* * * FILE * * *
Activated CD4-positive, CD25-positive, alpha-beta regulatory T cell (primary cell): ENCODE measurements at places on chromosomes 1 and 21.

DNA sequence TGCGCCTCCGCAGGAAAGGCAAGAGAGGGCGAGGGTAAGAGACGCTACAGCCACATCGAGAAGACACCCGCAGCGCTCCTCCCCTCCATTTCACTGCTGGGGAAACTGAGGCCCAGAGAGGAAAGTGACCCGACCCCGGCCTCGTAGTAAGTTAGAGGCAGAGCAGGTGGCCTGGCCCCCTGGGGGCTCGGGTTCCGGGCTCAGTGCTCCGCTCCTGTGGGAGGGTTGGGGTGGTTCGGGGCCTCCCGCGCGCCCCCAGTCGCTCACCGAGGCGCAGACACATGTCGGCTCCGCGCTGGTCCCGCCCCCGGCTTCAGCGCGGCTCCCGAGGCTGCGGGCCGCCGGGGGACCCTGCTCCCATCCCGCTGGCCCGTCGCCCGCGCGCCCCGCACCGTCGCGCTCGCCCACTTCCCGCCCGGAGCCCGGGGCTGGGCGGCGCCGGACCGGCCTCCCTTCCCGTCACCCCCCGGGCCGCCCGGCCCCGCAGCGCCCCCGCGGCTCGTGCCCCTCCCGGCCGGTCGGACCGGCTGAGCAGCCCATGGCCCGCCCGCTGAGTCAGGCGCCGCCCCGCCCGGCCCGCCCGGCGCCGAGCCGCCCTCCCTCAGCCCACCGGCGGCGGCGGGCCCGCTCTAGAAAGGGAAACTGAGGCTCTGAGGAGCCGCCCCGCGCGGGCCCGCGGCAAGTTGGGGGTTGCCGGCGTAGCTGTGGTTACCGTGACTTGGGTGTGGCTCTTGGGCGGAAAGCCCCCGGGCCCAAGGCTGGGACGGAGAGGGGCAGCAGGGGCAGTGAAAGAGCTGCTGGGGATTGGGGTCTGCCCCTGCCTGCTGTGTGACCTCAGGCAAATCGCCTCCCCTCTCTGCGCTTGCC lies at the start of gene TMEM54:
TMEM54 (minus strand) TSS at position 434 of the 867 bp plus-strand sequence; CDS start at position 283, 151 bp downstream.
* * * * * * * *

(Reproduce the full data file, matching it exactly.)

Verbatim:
Activated CD4-positive, CD25-positive, alpha-beta regulatory T cell (primary cell): ENCODE measurements at places on chromosomes 1 and 21.

DNA sequence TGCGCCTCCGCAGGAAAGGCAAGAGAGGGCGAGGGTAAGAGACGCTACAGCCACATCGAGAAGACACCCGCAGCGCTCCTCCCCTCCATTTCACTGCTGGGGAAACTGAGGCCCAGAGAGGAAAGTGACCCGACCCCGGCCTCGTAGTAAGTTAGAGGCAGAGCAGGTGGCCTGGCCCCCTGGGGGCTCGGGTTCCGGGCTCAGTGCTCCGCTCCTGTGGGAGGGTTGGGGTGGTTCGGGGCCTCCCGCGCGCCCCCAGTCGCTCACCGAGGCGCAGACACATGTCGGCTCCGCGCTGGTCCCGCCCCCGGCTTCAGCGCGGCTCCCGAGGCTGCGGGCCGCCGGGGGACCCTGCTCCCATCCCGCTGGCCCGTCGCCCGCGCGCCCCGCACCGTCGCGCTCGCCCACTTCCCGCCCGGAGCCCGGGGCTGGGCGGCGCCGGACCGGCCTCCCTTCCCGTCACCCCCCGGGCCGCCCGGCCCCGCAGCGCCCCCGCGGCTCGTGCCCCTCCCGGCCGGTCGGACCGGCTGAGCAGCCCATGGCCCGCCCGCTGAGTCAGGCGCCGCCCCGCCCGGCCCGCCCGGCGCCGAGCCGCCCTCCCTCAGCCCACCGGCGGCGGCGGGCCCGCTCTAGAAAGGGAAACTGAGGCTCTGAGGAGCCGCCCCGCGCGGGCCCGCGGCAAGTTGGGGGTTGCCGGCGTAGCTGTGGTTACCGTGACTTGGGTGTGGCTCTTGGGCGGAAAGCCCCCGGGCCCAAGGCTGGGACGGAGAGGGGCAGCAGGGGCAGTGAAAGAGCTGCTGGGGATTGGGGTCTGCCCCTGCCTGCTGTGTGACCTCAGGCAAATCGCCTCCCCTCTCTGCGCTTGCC lies at the start of gene TMEM54:
TMEM54 (minus strand) TSS at position 434 of the 867 bp plus-strand sequence; CDS start at position 283, 151 bp downstream.